Empowering children to use technology to be active and creative
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Empowering children to use technology to be active and creative

by Early Childhood Australia

October 24, 2019

The Wee Care Kindergarten (and early learning centre) at Bondi Junction NSW is an independent centre run by owner/director Ruth Weinstein following Reggio Emelia principles.

The philosophy of the centre is to view children as unique individuals who have ‘rights as protagonists in their own learning and right as citizens’. The care and education of young children is viewed not in isolation but in relation with family, peers, education, the environment and local community. A continuous dialogue among children, educators and families facilitates a reflective curriculum: children being, belonging and becoming.


Wee Care incorporates the use of technology into their program in a way that stimulates the children’s and the educators’ imaginations, creativity and physically active participation.


Ruth Weinstein, Wee Care owner and director says ‘When we first talked about using technology, we thought that children spent too much time on screens, so we challenged ourselves to find technology that we could use in new and different ways that support our program and the pedagogy of what we’re doing at the centre’.


‘It was challenging for some of us, we’ve all had to learn to use the technology ourselves first and then be able to use that with the children. It’s meant that we ourselves have found new, interesting and creative ways to enhance our program with the technology.’


Most families entering Wee Care Kindergarten find it nothing short of walking into a wonderland of exciting possibilities for children. Walls and corners filled with interactive project and experiences—ranging from what the children have created, or inviting them to engage in creative experiences.


Children from Wee Care engage in technology experiences with each other and centre director, Ruth Weinstein. Ruth assisted one group gathered around a colourful ‘Cubetto’ mat, helping them to map out the route of a square shaped ‘bot’—the children design a path for the bot and step it out themselves, this way the children have a tactile experience of learning directions. Once the children have sourced the path, they then lay out the colourful direction programming pieces on a board and the bot follows the path they have mapped out.

One of the children who attends Wee Care is, Eli. His mother Carla Stern was assisting Eli and his peers with programming the bot. Carla says ‘Technology is never really used in a passive, static, stand-alone way here, it is all very interactive and engaging. If the children are learning about directions, colours, or shape recognition, technology is used to propel them forward with their cognitive development and their learning.’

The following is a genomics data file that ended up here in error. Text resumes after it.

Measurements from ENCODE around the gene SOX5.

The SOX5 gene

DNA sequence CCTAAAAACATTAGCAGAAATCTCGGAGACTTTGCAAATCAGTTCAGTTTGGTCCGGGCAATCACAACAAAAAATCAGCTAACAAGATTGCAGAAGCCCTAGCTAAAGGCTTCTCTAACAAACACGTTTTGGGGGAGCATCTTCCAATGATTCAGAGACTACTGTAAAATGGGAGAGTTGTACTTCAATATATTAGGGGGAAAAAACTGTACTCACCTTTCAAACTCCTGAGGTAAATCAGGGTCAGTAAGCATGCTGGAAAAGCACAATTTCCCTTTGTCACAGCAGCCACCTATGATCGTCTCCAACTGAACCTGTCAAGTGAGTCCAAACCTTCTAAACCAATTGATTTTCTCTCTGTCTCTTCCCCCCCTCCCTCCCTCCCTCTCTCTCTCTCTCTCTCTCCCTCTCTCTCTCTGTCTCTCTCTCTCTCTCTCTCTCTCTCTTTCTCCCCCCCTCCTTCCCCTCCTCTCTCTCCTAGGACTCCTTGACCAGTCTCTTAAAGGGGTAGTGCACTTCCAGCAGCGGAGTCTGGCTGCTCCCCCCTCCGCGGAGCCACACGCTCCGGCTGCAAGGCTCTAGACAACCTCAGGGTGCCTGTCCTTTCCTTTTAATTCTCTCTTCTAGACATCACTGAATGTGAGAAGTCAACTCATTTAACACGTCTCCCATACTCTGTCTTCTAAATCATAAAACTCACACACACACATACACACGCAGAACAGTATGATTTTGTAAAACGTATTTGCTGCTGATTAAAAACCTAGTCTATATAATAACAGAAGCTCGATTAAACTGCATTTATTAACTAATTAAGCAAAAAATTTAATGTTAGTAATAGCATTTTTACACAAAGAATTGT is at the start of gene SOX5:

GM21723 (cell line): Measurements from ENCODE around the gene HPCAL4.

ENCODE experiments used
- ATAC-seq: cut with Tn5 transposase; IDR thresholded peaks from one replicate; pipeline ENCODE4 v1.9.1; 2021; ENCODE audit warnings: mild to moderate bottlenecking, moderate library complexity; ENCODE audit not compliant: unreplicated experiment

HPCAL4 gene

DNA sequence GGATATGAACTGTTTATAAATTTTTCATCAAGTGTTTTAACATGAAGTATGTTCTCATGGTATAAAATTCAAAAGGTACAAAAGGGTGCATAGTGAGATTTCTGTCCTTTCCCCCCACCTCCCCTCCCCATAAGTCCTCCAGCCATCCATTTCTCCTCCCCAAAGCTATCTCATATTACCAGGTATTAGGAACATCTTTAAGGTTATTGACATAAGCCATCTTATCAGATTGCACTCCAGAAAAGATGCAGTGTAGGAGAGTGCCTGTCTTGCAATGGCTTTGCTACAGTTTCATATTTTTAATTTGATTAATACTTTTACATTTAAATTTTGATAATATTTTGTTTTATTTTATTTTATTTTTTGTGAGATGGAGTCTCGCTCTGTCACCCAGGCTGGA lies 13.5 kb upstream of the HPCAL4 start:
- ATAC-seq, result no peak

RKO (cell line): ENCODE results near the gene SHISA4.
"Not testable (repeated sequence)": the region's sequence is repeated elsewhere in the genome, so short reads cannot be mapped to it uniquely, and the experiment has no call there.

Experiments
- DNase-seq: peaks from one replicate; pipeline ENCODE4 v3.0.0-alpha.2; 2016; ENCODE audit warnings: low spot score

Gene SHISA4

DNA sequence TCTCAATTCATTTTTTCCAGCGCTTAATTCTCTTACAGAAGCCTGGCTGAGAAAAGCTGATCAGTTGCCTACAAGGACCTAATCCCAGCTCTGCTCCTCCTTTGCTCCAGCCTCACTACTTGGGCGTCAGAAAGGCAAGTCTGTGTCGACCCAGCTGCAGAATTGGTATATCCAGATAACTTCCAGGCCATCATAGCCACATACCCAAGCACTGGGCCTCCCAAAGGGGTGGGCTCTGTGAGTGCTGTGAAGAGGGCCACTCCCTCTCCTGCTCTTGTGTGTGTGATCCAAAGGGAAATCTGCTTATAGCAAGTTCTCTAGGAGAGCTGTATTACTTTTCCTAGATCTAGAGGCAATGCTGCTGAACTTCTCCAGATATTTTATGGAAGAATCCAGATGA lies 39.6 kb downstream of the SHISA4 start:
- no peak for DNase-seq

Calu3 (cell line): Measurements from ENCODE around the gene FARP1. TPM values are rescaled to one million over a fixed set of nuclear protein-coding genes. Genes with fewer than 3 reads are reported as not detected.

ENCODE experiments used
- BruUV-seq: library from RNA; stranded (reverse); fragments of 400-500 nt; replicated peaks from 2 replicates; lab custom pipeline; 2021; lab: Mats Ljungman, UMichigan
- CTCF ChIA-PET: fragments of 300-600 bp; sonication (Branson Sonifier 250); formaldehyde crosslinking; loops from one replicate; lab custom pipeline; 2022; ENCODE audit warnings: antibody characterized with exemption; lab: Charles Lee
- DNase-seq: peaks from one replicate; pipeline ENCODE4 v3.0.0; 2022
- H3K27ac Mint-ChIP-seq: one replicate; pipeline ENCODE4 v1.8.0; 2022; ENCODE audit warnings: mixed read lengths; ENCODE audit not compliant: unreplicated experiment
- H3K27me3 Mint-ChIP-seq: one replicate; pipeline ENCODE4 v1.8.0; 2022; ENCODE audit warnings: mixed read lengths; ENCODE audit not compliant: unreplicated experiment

Ruth continues, ‘The children already seem to know a lot about technology, we felt as a team that if we encouraged the children to see technology as something more than just a passive activity, that might be good for them in the future when they’re using technology in their own lives.’


‘For example, the children have been using cameras as magnifying glasses, using iPhones to film things and take photos of objects outside that look like a face. They then use an app to create that face talking and another app to create a QR code to put on the wall. Children can then take the iPhone to go find the code with a QR reader and photograph the QR code and see the actual video that they’ve made.’


‘We have had the (four and five year-old) children doing stop-motion videos, where they used an iPhone camera to film each other whilst designing their own yoga pose. They start by doing a slow-motion video of the child doing the pose, then project it onto a large screen. The children then created models from clay that showed each step of the yoga pose to create a stop-motion video of the clay model.’


Carla says that she appreciates this approach to using technology: ‘It is engaging the technology with a broader idea in mind … it is always linked to other skills that the kids are learning or a broader topic that they’re exploring.’


All the experiences the children enjoy are interactive and engaging. Carla says ‘One of Eli’s favourite involves setting up an iPad with a mirror so the children can film coloured blocks of different shapes and sizes, and then tessellate the pattern to match.


For the children at Wee Care, their opportunity for involvement in digital technology has been taken beyond zoning out in front of a video or game. These learning concepts and activities have been taken to a whole new level, sparking creativity, learning new skills and being active instead of passive participants.


This article was first shared in December 2018, as part of the Early Learning, Everyone Benefits campaign, and has been re-shared here with permission.


The original article was shared as part of broader context and discussion for both the ECA Statement on young children and digital technologies  and the Summary practice advice for early childhood educators.

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